Researchers from Rice University and the Technion-Israel Institute of Technology unveiled a new method for producing bulk quantities of one-atom-thick sheets of carbon called graphene.
* dissolve graphite in chlorosulphonic acid, a common industrial solvent.
* dissolve as much as two grams of graphene per liter of acid to produce solutions at least 10 times more concentrated than existing methods.
* Using the concentrated solutions of dissolved graphene, the scientists made transparent films that were electrically conductive and produced liquid crystals
* In liquid crystals, the individual sheets align themselves into domains, and having some measure of alignment allows you to flow the material through narrow openings to create fibers
Nature Nanotechnology – Spontaneous high-concentration dispersions and liquid crystals of graphene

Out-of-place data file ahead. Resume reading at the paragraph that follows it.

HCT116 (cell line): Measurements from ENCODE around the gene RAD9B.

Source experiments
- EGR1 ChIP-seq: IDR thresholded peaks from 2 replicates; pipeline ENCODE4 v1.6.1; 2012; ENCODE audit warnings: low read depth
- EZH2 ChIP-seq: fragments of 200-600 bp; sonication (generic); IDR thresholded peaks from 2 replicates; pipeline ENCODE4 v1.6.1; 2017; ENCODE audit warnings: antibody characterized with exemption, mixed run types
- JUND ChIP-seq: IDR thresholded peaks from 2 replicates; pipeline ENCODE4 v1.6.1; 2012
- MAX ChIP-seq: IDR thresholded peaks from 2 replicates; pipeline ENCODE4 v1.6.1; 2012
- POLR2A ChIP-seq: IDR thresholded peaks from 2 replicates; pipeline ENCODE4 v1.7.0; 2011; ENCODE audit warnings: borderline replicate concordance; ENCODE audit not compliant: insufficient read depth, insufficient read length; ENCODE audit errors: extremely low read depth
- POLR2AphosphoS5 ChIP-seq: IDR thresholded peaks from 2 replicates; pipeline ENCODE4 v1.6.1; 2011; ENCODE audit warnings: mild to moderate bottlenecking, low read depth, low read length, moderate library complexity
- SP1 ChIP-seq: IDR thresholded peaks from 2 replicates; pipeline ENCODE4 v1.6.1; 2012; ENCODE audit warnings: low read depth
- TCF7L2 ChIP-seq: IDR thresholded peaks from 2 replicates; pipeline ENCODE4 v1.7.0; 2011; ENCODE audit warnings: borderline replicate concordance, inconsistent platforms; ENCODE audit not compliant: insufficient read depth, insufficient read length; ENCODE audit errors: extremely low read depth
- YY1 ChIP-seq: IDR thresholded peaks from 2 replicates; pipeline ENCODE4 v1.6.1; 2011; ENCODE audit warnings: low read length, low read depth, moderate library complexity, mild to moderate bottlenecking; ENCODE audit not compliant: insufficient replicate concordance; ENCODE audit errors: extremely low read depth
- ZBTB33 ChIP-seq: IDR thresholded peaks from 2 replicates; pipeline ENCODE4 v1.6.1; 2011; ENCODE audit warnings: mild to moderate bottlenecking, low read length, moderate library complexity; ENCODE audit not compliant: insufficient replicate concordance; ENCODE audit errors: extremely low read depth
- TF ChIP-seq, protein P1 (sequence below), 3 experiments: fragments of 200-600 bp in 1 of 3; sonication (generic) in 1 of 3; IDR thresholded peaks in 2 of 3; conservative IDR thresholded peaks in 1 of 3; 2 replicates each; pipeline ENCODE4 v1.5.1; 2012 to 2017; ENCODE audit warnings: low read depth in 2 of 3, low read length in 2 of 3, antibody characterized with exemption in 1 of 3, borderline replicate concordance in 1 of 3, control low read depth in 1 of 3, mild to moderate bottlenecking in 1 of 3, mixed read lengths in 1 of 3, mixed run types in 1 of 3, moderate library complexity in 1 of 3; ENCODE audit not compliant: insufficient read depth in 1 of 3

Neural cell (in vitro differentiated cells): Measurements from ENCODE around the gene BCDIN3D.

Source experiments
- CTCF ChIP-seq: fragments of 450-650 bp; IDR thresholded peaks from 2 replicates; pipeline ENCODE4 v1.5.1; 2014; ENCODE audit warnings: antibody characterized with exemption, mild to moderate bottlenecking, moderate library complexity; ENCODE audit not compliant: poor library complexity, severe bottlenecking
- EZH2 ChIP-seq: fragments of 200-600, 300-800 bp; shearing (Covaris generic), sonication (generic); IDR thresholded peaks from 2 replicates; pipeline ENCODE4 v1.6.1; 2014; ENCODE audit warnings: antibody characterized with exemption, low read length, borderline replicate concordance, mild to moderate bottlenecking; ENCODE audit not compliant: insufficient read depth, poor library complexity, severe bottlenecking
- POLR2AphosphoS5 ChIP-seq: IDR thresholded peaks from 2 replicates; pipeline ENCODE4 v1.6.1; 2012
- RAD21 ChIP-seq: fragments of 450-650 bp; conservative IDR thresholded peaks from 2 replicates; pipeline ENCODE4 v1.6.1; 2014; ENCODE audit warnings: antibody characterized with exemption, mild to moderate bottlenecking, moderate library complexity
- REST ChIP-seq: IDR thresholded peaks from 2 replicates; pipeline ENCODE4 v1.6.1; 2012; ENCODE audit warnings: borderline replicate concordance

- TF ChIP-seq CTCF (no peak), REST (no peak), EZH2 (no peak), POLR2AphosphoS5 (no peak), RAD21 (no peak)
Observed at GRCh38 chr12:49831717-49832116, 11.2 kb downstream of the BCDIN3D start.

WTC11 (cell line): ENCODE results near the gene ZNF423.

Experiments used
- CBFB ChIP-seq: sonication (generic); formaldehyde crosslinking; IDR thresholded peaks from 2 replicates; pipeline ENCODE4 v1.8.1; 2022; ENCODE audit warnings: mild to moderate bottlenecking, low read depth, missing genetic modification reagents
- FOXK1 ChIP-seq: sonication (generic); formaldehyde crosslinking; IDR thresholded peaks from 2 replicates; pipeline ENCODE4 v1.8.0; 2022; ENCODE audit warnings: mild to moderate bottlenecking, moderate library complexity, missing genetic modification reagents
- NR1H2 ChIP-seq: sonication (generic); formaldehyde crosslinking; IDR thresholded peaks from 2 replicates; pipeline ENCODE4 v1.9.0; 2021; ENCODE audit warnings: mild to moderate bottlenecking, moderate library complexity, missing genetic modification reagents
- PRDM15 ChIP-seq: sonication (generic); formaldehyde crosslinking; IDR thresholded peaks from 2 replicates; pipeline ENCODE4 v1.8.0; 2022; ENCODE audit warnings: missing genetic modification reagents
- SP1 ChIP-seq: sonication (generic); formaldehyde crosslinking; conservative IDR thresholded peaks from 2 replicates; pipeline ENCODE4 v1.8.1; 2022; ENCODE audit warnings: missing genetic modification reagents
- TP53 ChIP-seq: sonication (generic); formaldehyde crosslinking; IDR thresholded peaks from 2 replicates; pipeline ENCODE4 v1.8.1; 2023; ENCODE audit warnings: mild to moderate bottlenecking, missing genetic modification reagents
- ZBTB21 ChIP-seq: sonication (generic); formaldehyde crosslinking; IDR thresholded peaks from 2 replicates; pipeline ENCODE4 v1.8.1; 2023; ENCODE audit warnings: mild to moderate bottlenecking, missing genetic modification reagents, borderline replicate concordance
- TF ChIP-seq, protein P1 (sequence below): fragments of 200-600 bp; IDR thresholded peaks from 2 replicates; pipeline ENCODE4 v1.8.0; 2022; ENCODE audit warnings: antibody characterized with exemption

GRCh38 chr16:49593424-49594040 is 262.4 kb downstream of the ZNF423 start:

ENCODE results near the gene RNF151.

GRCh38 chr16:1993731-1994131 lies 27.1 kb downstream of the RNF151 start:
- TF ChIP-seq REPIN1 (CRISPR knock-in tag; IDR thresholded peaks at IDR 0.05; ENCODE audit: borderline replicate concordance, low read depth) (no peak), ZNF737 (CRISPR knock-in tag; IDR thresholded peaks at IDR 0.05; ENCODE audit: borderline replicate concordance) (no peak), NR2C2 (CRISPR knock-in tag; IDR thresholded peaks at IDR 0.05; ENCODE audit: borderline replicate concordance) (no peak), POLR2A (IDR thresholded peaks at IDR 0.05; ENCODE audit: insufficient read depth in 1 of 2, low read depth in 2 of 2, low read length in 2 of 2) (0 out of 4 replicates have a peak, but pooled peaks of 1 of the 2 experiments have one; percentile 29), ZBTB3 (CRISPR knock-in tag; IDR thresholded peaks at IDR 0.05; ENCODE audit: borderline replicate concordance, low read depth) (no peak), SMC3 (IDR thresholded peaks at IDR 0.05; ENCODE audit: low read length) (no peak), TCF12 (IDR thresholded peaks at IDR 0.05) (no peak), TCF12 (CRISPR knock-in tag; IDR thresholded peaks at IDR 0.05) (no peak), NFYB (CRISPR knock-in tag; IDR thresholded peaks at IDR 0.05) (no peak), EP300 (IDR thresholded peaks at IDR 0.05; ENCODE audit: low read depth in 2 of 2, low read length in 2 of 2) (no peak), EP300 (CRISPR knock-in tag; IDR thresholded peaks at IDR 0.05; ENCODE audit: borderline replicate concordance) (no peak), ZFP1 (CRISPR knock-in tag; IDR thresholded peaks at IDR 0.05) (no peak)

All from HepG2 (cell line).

Graphene combines unique electronic properties and surprising quantum effects with outstanding thermal and mechanical properties. Many potential applications, including electronics and nanocomposites, require that graphene be dispersed and processed in a fluid phase. Here, we show that graphite spontaneously exfoliates into single-layer graphene in chlorosulphonic acid, and dissolves at isotropic concentrations as high as ~2 mg ml^−1, which is an order of magnitude higher than previously reported values. This occurs without the need for covalent functionalization, surfactant stabilization, or sonication, which can compromise the properties of graphene6 or reduce flake size. We also report spontaneous formation of liquid-crystalline phases at high concentrations (~20–30 mg ml^−1). Transparent, conducting films are produced from these dispersions at 1,000Ω ^−1 and ~80% transparency. High-concentration solutions, both isotropic and liquid crystalline, could be particularly useful for making flexible electronics as well as multifunctional fibres.